‘I’m still very unhappy that Mitt did everything he could to derail Donald Trump,’ Huckabee said.
Some of Donald Trump’s allies are steering him away from tapping one of his fiercest critics to lead his State Department.
Former Arkansas Gov. Mike Huckabee and former House Speaker Newt Gingrich on Wednesday morning both cast 2012 GOP presidential nominee Mitt Romney as a detractor who’s unlikely to be loyal to Trump. The president-elect is reportedly seriously considering naming Romney his secretary of state.
Huckabee warned that appointments of disloyal Republicans could prove to be a distraction in a president’s administration, arguing that such a person could be a problem because he or she doesn’t have a sense of commitment to or compatibility with the president-elect.
“It’s not about that I don’t care for Mitt personally, but I’m still very unhappy that Mitt did everything he could to derail Donald Trump,” Huckabee told Fox News. “He didn’t just go after him from a standpoint of saying I disagree with his policy on immigration or I disagree with his policy on taxes. He attacked him on a personal level about his character, integrity, his honor.”
Romney delivered a blistering speech in March in Salt Lake City in which he called Trump a “phony” and a “fraud.” He also tried to pick a convention floor fight, boldly calling on voters to cast their primary ballot for whatever Republican had a chance to beat Trump in their state.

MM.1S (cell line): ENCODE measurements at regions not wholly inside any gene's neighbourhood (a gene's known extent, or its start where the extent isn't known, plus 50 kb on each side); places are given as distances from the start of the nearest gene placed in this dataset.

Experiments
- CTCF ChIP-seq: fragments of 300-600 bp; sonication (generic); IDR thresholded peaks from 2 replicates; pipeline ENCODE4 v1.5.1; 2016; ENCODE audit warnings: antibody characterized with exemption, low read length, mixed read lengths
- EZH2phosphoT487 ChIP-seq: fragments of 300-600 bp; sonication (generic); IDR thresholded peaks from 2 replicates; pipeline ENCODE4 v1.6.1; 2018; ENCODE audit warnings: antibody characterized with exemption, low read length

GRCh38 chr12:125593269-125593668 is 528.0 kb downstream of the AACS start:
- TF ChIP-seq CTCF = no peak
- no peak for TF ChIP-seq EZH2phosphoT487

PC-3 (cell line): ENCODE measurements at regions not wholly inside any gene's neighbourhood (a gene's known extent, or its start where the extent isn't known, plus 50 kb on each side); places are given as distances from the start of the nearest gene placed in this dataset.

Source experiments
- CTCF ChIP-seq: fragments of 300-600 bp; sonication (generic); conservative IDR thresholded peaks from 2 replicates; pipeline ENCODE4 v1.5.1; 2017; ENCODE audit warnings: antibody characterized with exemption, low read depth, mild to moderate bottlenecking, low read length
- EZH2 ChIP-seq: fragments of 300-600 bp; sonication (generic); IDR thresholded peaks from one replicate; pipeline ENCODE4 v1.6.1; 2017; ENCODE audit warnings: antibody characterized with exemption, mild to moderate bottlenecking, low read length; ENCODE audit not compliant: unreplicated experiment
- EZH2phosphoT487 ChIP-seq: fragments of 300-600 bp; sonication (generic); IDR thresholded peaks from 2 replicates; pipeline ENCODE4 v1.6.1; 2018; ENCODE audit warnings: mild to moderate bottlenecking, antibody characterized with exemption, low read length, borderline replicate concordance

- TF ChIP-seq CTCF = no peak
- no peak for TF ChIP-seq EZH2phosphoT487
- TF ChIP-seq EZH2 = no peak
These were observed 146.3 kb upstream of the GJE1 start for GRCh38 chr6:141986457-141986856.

Huckabee accused Romney of not only “savaging” the man Republicans overwhelmingly elected as their nominee with his rhetoric during the campaign, but also “savaging the voters.”
“It would be a real insult to all those Donald Trump voters who worked really hard. That’s what I think he has to stop and consider,” Huckabee said.
The only way Romney “could even be considered for a post like that,” he continued, is if “he goes to a microphone in a very public place and repudiates everything he said in that famous Salt Lake City speech and everything he said after that, where he said Donald Trump wasn’t fit, that he lacked character. I mean on and on. That’s beyond just the normal political infighting that we all experience.”
Gingrich characterized Romney as Trump’s “most vicious and most explicit opponent all through the campaign on the Republican side” and suggested his loyalty would be to himself, citing his presidential aspirations.
“You have to list out all the things he said and think, ‘Is this guy really gonna be loyal?’ But also, you know, Governor Romney wanted to be president, not secretary of state, and you have to ask the question: When he goes overseas, is he gonna be the secretary of state for President Trump or is he gonna be Mitt Romney’s own secretary state?” Gingrich asked. “I will support whoever President-elect Trump picks because he has the right, I think as the new president, to build the team he wants to build, but I would suggest there are a lot of other people who are more qualified than Romney in foreign policy and who are also have not been as actively hostile as he’s been.”